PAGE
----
Increased interest rates could drive payments up, ultimately deterring first-time homebuyers from taking the plunge, said a Southern Nevada lender.
Mike Gould, senior vice president of mortgage lending for Nevada State Bank, said most first-time homebuyers use a Federal Housing Administration loan to purchase a home and rising interest rates could lessen the dollar amounts they’re able to qualify for.
“You’re limiting the buying power of the consumer,” he said. “Right now, we’re expecting a moderate increase over the next 12 months for mortgage interest rates and as they rise over time, it will impact the first-time homebuyer’s ability to qualify for a mortgage.”
In addition, Gould said many first-time homebuyers are millennials who are coming out of college with student loan debt or have worked two jobs to get through school and have little to nothing in their savings account.
“As they put money down for a home, it depletes a lot of savings they have and you want them to continue to have savings set aside for unexpected events after they purchase,” he said.
Gould added that as interest rates climb, the payment for the house they want will increase and cutting into their residual income.
“You want them to have as much residual income as possible for car trouble or any life events that may arise,” he said. “You don’t want a client pushed to the limit on mortgage and not afford a life event that may occur.”
The 30-year fixed mortgage rate has increased to just fewer than 4 percent from 3.76 at the end of October.
Rick Piette OF Premier Mortgage Lending said another important piece is as interest rates increase, so will debt-to-income ratio, the total income divided into housing expenses and other bills.
“A rise in debt-to-income ratio has also historically built more urgency among buyers,” he said. “Many people get off the fence and purchase homes when rates go up so they can make a purchase before they get too high.”
Henderson resident Jerico Nazareno purchased a two-bedroom, 1½-bath home in March with a Veterans Affairs loan at an interest rate of 3.345 percent.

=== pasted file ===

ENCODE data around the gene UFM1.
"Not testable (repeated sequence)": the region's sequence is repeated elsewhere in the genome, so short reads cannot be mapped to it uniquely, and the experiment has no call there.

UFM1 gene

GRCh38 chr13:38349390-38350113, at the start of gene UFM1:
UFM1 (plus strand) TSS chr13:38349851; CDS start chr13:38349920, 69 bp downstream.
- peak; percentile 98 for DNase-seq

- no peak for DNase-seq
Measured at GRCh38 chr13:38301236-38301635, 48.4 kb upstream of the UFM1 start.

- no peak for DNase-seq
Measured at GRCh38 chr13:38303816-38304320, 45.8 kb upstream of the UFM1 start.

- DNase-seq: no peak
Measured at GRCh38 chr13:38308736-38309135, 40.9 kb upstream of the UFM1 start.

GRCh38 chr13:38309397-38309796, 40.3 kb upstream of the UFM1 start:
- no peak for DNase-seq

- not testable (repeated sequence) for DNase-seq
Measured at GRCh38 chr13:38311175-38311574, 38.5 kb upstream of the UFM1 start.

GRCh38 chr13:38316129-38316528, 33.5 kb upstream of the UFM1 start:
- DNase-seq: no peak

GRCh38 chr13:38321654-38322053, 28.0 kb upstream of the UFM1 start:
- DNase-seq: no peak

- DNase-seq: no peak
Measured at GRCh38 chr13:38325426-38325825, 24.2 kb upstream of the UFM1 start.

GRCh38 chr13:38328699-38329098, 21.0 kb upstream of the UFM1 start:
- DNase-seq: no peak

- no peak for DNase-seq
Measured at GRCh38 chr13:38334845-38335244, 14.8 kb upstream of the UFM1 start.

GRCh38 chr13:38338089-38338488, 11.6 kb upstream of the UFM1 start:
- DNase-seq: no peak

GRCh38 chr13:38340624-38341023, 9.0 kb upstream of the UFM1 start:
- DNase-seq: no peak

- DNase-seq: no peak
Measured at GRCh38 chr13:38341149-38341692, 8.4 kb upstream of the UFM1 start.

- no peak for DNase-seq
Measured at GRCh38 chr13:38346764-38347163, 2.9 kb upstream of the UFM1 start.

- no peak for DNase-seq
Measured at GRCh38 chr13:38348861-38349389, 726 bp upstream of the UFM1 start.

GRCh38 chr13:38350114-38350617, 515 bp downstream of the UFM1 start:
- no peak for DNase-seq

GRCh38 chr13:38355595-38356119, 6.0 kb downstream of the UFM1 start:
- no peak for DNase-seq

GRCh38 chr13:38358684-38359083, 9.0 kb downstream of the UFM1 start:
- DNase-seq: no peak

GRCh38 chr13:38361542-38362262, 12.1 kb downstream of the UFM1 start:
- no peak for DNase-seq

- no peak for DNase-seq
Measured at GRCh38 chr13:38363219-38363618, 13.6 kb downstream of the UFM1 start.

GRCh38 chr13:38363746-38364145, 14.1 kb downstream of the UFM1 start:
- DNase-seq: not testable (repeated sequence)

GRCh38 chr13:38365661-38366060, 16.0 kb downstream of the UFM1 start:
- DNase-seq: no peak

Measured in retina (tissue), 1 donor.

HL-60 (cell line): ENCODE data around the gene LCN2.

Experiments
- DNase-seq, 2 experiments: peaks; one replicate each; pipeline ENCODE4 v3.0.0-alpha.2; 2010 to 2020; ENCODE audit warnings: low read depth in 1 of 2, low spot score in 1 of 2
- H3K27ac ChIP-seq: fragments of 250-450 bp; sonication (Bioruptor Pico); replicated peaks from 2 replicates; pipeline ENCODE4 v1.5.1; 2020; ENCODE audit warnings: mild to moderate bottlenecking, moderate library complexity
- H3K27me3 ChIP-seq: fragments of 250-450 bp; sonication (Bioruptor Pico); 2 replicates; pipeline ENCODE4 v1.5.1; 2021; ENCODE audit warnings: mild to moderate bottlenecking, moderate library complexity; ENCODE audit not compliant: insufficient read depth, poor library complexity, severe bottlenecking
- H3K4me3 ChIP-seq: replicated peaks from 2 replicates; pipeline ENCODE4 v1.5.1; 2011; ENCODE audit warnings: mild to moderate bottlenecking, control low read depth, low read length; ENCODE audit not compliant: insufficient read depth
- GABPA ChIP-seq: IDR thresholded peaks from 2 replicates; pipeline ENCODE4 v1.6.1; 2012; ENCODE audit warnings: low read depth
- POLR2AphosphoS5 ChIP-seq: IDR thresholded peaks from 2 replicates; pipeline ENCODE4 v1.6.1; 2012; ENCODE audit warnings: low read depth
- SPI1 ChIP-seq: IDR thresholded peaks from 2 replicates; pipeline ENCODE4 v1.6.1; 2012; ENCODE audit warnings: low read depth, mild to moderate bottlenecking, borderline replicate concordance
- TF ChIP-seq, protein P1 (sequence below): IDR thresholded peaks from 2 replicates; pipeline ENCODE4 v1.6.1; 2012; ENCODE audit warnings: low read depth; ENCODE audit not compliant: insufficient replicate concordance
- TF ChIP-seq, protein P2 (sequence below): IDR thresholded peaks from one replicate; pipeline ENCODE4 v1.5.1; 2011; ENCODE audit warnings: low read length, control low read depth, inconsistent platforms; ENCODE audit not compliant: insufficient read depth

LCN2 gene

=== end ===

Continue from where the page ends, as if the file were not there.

“I didn’t want to pay rent to someone,” he said. “I was able to purchase my home at a steal.”
According to Nazareno, he said purchasing a home has been one of the best choices he’s ever made.
“I was told that owning a home isn’t an investment but rather a liability and that’s it’s important to not settle when it comes to choosing a home,” he said. “Owning is much better than renting.”
Piette said he’d rather have high-interest rates in a healthier economy.
“It means people are making more bonuses, tips and receiving salary increases, which would offset a smaller 1 percent increase in interest rates,” he said. “A healthy economy would have a positive impact and result in more confidence on homebuying.”
He added that 5 percent interest rates are still a bit down the road for Nevada.
“I don’t think we’ll hit that in 2016 because the economy would have to catapult forward and it’s not,” he said. “I like where we’re at because we’re in a slowly recovering economy so interest rates will slowly increase. It’s best to purchase when rates aren’t on the floor but somewhere in the basement.”
Contact reporter Ann Friedman at email@example.com or 702-380-4588. Follow @AnnFriedmanRJ on Twitter.